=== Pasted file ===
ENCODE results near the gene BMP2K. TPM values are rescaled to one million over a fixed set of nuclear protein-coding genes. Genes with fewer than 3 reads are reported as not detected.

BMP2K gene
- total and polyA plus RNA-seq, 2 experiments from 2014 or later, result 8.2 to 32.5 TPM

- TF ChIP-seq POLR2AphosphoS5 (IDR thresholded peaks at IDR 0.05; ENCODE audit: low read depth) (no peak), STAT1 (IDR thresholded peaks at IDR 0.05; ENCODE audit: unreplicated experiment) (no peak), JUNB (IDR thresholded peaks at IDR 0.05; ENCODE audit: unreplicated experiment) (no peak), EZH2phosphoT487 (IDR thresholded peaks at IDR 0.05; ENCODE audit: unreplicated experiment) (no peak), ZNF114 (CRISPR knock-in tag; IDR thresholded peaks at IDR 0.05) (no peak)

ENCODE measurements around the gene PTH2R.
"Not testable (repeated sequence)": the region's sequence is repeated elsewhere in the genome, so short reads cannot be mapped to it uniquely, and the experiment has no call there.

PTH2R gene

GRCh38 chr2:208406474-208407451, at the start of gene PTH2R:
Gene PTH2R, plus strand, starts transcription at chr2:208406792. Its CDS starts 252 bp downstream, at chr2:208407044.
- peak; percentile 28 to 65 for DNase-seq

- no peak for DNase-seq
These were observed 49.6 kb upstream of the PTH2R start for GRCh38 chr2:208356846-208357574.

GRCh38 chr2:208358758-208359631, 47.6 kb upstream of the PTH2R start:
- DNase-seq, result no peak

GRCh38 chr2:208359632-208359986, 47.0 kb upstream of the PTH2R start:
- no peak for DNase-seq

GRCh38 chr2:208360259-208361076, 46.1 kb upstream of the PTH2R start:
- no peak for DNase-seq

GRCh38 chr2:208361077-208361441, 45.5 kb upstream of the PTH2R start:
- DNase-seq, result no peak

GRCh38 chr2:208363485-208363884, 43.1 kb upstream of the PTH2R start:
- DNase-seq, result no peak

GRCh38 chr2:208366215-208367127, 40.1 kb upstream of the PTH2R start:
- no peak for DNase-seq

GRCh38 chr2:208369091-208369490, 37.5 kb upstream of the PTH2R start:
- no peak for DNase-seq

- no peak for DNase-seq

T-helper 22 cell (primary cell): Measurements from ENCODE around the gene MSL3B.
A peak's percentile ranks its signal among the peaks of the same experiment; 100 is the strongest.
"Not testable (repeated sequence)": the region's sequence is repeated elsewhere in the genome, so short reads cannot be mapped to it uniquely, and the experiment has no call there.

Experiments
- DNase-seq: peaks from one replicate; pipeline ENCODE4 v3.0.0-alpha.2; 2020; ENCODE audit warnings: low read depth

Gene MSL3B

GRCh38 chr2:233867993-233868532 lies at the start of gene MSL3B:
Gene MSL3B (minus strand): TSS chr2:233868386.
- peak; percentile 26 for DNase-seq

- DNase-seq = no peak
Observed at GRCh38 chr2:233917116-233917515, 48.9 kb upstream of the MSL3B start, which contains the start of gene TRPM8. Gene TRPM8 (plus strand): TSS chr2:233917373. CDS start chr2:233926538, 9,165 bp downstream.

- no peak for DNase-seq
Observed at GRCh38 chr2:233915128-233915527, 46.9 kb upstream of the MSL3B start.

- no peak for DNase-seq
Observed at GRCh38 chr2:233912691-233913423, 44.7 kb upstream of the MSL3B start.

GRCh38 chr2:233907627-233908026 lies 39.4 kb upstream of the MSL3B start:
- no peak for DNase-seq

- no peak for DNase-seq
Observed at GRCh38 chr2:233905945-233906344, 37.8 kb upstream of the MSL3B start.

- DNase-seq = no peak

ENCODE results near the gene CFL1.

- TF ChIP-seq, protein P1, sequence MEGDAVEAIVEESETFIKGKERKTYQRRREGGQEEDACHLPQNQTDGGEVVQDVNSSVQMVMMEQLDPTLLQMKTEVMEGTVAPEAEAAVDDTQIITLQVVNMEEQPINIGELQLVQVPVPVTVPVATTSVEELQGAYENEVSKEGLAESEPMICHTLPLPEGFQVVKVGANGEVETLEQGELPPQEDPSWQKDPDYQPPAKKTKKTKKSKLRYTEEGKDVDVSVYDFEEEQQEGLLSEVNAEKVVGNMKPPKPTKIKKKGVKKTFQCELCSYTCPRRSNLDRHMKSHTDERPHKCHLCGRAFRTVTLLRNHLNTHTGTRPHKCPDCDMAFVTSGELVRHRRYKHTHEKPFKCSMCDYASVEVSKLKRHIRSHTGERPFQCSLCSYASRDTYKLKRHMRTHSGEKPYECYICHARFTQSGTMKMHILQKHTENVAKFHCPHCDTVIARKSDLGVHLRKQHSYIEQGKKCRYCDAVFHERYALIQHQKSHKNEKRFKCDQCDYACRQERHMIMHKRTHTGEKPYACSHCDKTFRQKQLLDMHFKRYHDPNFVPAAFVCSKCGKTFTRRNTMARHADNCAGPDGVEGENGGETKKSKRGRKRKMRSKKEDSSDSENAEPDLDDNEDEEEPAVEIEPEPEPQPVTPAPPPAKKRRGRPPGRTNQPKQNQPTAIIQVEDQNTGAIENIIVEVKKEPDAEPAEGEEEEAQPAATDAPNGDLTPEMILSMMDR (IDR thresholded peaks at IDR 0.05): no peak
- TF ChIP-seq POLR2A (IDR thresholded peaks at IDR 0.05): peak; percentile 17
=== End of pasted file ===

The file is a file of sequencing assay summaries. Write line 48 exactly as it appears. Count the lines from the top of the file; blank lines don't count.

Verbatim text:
ENCODE results near the gene CFL1.